Spring, 2017. The warblers are coming! The warblers are coming!
The days are getting longer. Canada geese that used to migrate decades ago are now a permanent fixture of the Delaware Valley. Canada geese have wintered here for decades rather than fly south. Large raptors such as falcons and cormorants also weather here year-round. Intrepid ducks stay here all year. The non-native, more colorful birds start migrating from the south in April, so they'll be seen and heard in a few weeks.
Spring and summer events are in the early planning stages. First up is our annual Love Your Park Day on Saturday, May 13. See the ad at the top of the third column.
Piers 55 and 57. Also in early planning stages is the first-stage development of 'Liberty on the River'—a building plan by K4 Associates for development of the area directly south of Pier 53.
K4 is still on schedule to break ground in the next few months, with initial building of a rental tower of approximately 268 units, a hotel, and an open space entrance connecting to the off-ramp from I95.
The final plan is for ten towers, two of which are to occupy Pier 55, and two to occupy Pier 57.
Washington Avenue Green and the surrounding piers are part of the Atlantic Flyway—a complex ecosystem which includes forests, beaches, and coastal wetlands. With the threat of sea-level rise, wetlands like the Delaware River waterfront around this park become increasingly important as wildlife habitat and flood plain.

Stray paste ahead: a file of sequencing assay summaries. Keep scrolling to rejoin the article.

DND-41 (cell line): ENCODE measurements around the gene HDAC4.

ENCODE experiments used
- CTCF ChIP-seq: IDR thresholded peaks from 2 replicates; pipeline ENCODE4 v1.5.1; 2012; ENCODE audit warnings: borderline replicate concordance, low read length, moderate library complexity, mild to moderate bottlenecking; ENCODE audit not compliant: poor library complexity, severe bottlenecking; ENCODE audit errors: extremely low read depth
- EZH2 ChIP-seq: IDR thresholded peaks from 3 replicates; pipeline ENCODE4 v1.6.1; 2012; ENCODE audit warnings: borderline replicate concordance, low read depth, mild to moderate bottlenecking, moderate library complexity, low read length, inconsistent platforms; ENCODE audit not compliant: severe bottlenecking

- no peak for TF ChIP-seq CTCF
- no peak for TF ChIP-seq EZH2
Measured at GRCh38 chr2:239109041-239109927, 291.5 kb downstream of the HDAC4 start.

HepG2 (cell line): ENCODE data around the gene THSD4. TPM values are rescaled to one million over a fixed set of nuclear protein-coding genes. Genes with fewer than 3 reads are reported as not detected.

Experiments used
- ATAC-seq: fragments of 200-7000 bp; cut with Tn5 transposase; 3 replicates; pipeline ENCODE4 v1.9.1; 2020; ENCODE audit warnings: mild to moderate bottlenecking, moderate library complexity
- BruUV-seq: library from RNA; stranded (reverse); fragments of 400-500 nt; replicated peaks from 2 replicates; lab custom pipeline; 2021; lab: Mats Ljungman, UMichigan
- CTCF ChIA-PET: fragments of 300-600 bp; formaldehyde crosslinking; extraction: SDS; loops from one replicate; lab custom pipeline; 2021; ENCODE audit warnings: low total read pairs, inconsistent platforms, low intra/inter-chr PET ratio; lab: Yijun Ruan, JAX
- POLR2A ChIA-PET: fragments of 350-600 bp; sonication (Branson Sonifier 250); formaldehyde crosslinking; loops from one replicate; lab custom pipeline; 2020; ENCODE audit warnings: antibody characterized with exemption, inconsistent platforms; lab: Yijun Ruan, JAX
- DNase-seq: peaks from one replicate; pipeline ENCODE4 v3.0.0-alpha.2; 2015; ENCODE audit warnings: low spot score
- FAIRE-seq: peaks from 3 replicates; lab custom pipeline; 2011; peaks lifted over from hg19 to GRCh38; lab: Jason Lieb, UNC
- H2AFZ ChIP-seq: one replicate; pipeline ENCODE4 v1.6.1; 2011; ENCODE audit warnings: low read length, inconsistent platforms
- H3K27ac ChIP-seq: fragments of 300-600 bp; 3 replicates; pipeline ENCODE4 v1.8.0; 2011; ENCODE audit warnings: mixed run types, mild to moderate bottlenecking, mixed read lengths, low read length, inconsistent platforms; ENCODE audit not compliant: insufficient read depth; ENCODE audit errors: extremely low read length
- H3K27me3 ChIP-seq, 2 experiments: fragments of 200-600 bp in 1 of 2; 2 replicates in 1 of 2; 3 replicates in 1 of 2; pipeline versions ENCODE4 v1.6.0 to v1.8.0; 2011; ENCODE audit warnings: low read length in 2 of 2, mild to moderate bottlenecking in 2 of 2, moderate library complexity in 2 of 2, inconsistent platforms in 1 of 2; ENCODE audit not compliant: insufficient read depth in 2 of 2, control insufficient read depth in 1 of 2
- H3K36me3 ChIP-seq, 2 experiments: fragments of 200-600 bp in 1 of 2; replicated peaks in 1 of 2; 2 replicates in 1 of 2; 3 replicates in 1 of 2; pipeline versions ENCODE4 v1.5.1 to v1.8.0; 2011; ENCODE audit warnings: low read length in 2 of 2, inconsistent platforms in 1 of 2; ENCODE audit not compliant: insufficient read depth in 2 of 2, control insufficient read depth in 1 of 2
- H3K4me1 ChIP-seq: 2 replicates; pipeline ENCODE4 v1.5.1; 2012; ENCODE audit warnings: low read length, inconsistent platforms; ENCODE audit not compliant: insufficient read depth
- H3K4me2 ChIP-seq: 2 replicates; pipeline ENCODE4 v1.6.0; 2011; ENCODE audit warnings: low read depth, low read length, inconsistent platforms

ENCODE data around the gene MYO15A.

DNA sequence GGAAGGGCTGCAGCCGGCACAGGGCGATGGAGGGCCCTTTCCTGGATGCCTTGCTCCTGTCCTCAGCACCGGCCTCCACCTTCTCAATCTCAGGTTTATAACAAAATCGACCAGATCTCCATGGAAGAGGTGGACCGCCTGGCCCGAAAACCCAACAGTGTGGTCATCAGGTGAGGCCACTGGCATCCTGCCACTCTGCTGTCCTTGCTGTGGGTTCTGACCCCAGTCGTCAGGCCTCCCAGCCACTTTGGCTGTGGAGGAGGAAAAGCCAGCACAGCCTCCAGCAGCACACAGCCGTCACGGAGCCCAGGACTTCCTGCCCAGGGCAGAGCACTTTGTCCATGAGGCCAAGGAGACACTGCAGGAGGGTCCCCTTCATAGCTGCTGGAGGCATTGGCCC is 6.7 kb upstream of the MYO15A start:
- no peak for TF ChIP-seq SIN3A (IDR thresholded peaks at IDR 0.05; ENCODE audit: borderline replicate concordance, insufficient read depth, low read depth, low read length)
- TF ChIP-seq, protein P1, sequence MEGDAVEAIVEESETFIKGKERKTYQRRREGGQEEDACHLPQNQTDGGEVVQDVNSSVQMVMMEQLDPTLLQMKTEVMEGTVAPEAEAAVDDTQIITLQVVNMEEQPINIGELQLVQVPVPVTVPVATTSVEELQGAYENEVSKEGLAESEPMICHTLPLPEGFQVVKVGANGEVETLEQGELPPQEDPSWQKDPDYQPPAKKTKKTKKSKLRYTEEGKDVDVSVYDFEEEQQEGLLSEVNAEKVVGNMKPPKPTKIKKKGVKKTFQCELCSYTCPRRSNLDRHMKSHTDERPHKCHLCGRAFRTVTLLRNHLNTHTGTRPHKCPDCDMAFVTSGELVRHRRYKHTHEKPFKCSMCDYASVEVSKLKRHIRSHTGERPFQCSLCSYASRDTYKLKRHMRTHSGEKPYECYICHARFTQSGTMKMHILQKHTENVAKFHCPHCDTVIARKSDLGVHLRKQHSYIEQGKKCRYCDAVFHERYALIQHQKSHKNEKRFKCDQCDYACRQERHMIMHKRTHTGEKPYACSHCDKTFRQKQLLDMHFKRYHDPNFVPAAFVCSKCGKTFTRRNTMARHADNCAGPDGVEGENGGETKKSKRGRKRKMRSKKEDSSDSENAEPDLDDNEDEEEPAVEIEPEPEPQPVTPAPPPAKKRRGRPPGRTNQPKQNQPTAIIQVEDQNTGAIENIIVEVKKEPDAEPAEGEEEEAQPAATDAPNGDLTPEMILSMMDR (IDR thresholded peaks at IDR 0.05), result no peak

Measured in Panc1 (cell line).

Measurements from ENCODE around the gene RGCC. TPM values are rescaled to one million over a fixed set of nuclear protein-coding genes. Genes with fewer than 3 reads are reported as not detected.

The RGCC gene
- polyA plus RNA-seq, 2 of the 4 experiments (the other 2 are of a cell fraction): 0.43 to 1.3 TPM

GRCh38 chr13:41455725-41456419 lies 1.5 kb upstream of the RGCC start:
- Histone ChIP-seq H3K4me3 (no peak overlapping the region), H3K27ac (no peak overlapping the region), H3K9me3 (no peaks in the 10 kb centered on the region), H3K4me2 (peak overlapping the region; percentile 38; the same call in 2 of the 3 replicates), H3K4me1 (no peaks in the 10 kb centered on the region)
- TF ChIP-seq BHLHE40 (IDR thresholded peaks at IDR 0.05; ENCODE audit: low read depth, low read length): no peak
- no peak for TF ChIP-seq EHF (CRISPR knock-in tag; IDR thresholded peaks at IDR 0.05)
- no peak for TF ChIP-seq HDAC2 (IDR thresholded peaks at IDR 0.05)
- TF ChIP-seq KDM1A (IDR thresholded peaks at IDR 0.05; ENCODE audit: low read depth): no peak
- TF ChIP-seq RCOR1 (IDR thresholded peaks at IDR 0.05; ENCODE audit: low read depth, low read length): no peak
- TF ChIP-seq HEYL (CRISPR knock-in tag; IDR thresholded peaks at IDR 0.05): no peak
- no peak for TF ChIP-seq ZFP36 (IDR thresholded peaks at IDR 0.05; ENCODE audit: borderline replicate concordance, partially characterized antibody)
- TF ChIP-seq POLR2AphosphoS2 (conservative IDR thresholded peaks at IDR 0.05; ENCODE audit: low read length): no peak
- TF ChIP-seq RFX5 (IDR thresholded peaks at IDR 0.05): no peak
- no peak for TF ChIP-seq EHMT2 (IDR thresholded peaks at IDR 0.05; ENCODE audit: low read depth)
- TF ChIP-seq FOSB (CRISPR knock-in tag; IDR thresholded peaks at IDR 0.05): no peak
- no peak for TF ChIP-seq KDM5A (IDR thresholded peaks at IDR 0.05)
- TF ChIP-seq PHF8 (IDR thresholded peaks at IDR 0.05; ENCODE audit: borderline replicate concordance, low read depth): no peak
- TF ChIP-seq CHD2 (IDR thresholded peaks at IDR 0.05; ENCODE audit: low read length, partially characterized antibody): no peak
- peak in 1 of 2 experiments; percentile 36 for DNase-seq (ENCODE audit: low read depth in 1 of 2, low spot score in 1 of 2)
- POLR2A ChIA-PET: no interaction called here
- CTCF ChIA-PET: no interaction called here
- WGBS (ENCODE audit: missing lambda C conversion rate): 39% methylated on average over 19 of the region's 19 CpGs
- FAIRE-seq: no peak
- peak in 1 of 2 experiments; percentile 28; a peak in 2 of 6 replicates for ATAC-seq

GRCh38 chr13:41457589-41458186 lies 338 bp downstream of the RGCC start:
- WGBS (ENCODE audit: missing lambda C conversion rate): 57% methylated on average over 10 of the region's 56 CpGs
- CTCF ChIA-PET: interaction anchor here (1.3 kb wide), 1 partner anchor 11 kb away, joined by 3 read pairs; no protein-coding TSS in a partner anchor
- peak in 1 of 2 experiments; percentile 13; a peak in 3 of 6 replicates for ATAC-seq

First to arrive from the south during the third week of April will be the Henslow's Sparrow, the Ovenbird, and Prairie, Black-and-white, Blue-winged, Palm, and Yellow-rumped warblers. The Park changes to spring colors, and it becomes noisy with songbirds.
Herons and hawks stay here all year.
Conjuring Ghosts. The Metro Section of the February 1 Philadelphia Inquirer did a feature story on Susan McAninley and her work collecting stories of immigrants coming to Philadelphia through Pier 53. Here's the link.
Ongoing at Washington Avenue Green is the Pier 53 Project—a historical study of the immigrants who arrived at the Pier from 1876 to the 1920's, their stories, and the stories of their descendants. Each story is part of a mosaic that contributes to the history of Philadelphia and its waterfront, and ultimately to the history of immigration in the United States.
Here's the link to the Pier 53 Project page on this site. Pier 53 Project .